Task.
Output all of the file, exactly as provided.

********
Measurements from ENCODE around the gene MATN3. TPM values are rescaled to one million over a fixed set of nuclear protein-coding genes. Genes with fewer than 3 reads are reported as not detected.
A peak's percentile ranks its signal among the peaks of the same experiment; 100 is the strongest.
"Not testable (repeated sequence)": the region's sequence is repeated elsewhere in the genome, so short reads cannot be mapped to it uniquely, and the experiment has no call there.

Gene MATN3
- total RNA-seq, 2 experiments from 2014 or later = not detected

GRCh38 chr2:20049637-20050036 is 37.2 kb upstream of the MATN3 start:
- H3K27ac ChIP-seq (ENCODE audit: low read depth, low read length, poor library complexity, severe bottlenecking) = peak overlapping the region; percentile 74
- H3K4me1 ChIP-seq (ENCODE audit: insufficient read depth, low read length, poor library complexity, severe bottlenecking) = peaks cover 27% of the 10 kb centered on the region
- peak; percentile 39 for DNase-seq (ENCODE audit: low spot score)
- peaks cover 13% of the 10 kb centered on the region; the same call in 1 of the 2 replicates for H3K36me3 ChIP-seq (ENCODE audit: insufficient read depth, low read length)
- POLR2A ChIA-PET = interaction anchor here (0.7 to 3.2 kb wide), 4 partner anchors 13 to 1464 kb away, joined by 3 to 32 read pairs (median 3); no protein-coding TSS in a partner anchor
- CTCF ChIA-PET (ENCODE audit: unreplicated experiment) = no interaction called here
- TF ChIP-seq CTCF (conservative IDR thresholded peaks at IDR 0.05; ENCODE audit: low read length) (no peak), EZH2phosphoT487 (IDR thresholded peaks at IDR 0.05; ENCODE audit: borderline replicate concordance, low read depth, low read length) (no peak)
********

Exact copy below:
Measurements from ENCODE around the gene MATN3. TPM values are rescaled to one million over a fixed set of nuclear protein-coding genes. Genes with fewer than 3 reads are reported as not detected.
A peak's percentile ranks its signal among the peaks of the same experiment; 100 is the strongest.
"Not testable (repeated sequence)": the region's sequence is repeated elsewhere in the genome, so short reads cannot be mapped to it uniquely, and the experiment has no call there.

Gene MATN3
- total RNA-seq, 2 experiments from 2014 or later = not detected

GRCh38 chr2:20049637-20050036 is 37.2 kb upstream of the MATN3 start:
- H3K27ac ChIP-seq (ENCODE audit: low read depth, low read length, poor library complexity, severe bottlenecking) = peak overlapping the region; percentile 74
- H3K4me1 ChIP-seq (ENCODE audit: insufficient read depth, low read length, poor library complexity, severe bottlenecking) = peaks cover 27% of the 10 kb centered on the region
- peak; percentile 39 for DNase-seq (ENCODE audit: low spot score)
- peaks cover 13% of the 10 kb centered on the region; the same call in 1 of the 2 replicates for H3K36me3 ChIP-seq (ENCODE audit: insufficient read depth, low read length)
- POLR2A ChIA-PET = interaction anchor here (0.7 to 3.2 kb wide), 4 partner anchors 13 to 1464 kb away, joined by 3 to 32 read pairs (median 3); no protein-coding TSS in a partner anchor
- CTCF ChIA-PET (ENCODE audit: unreplicated experiment) = no interaction called here
- TF ChIP-seq CTCF (conservative IDR thresholded peaks at IDR 0.05; ENCODE audit: low read length) (no peak), EZH2phosphoT487 (IDR thresholded peaks at IDR 0.05; ENCODE audit: borderline replicate concordance, low read depth, low read length) (no peak)